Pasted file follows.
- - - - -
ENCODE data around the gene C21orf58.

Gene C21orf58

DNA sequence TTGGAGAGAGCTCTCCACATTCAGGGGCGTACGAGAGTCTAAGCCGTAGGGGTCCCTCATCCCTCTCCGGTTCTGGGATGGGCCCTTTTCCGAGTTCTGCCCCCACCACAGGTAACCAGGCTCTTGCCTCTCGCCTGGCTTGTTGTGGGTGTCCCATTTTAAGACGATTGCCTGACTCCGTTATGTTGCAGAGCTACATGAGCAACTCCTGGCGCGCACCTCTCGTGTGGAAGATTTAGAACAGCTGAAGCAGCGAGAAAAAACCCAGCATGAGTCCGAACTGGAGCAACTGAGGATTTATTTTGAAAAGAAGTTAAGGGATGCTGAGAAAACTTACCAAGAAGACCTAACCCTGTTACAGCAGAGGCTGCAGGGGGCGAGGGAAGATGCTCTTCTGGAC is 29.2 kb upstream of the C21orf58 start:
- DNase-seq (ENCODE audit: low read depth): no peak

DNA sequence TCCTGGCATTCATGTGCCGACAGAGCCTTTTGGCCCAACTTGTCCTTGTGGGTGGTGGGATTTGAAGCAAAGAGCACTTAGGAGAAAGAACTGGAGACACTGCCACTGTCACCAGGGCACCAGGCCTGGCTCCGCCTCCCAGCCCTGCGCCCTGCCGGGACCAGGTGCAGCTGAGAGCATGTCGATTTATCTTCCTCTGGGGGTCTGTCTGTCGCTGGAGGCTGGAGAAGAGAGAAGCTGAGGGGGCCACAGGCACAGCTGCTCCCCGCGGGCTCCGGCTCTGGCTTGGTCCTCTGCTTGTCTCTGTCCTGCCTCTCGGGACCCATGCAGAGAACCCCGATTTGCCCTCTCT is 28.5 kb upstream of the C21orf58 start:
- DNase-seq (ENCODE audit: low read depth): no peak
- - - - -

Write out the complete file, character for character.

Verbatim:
ENCODE data around the gene C21orf58.

Gene C21orf58

DNA sequence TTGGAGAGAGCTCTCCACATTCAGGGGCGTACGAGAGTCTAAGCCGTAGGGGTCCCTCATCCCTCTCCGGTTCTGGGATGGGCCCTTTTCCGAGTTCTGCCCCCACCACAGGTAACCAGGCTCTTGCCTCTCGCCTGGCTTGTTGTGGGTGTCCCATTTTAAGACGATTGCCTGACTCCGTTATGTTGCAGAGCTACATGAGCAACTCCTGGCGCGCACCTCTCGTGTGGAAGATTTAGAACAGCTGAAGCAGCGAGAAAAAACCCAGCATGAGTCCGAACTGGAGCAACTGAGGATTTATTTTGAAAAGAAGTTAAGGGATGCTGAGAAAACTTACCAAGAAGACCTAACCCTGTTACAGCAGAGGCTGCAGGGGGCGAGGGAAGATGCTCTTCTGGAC is 29.2 kb upstream of the C21orf58 start:
- DNase-seq (ENCODE audit: low read depth): no peak

DNA sequence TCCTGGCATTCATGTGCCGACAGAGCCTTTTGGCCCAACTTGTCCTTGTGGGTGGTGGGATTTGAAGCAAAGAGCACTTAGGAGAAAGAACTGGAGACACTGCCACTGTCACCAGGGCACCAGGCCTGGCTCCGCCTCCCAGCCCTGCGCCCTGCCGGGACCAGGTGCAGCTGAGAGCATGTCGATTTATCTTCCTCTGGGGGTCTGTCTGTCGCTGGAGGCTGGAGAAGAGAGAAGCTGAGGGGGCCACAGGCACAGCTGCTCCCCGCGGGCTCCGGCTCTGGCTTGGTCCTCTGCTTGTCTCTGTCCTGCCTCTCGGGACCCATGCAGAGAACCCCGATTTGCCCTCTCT is 28.5 kb upstream of the C21orf58 start:
- DNase-seq (ENCODE audit: low read depth): no peak